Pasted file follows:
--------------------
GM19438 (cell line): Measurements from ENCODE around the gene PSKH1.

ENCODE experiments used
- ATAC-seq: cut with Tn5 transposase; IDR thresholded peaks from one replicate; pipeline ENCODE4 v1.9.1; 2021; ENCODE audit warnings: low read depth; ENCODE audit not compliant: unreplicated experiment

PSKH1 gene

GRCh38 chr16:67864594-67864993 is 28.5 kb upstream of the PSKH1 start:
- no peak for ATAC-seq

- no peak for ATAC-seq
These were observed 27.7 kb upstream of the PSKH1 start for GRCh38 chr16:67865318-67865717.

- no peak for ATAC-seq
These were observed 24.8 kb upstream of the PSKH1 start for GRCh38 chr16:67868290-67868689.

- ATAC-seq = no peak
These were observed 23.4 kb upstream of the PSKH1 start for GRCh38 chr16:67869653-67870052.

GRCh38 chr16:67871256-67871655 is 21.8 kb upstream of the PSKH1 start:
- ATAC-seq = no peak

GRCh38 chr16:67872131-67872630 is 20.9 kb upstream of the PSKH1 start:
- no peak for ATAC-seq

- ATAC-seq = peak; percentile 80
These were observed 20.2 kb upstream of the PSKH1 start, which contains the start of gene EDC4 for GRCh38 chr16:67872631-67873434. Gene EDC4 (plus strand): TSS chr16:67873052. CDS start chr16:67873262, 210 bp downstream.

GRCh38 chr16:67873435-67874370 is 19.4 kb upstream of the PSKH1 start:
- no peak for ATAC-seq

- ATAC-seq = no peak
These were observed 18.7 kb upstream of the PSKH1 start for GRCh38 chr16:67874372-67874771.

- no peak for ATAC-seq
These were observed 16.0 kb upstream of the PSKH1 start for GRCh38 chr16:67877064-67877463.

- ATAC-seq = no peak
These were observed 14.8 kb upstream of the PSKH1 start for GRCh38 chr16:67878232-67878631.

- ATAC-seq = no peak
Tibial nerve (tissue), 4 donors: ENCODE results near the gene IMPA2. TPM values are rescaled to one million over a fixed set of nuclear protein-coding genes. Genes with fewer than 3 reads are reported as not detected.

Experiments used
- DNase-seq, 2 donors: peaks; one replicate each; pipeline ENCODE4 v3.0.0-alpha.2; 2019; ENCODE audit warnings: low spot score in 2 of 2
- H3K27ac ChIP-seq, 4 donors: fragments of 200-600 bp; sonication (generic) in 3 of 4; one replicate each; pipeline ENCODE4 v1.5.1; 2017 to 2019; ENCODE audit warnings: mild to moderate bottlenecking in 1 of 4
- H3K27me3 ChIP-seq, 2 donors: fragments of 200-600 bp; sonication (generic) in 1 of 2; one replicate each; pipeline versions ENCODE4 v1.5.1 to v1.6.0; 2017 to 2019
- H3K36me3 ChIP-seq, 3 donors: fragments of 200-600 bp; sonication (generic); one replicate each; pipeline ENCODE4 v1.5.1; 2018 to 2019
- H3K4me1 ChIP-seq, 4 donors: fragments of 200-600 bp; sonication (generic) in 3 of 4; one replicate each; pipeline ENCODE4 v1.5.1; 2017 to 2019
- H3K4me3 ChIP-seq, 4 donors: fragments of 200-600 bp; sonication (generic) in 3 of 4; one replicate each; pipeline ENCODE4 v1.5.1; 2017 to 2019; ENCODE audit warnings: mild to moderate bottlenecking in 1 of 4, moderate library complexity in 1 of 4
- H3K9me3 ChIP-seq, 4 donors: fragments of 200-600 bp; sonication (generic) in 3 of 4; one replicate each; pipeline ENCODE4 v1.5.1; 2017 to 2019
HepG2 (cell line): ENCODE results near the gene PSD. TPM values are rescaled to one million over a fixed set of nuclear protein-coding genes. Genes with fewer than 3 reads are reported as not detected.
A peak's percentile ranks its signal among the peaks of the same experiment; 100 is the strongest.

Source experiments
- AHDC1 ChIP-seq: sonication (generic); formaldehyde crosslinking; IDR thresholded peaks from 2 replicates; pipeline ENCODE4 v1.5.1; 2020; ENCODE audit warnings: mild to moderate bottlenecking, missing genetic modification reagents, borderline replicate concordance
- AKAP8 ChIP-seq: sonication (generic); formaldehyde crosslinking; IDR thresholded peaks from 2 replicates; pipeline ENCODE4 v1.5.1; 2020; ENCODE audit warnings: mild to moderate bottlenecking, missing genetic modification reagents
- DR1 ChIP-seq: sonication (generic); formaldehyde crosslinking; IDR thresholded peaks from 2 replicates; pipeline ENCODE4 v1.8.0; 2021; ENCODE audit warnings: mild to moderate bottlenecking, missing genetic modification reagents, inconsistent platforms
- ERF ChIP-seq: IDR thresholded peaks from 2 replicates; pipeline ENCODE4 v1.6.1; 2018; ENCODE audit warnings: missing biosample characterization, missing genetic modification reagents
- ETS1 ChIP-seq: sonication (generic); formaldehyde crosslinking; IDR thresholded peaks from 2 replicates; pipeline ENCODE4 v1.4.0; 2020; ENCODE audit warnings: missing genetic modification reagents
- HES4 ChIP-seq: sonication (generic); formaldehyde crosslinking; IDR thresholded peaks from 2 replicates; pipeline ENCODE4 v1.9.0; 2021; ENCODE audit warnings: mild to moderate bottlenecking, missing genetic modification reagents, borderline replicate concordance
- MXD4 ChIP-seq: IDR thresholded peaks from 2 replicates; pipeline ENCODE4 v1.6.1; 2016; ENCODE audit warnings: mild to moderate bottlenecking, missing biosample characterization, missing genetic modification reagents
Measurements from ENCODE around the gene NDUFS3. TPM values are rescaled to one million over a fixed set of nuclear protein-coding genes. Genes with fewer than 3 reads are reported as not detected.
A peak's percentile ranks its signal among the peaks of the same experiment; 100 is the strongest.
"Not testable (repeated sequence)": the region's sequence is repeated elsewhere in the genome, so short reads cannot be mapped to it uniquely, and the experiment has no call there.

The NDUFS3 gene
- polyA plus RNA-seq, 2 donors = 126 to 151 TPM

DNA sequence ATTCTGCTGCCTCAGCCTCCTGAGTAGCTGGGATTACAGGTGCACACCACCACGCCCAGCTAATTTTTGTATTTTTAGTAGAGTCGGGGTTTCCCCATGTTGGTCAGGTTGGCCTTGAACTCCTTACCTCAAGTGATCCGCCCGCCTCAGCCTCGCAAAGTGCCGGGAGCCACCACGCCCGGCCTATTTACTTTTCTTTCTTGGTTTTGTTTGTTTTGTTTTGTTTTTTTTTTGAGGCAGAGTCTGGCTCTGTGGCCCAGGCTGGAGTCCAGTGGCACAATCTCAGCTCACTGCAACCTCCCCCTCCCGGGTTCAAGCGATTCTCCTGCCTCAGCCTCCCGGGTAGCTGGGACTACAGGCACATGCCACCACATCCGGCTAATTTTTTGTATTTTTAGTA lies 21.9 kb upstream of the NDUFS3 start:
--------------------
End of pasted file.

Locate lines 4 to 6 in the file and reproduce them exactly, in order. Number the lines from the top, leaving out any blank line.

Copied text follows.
PSKH1 gene

GRCh38 chr16:67864594-67864993 is 28.5 kb upstream of the PSKH1 start:
- no peak for ATAC-seq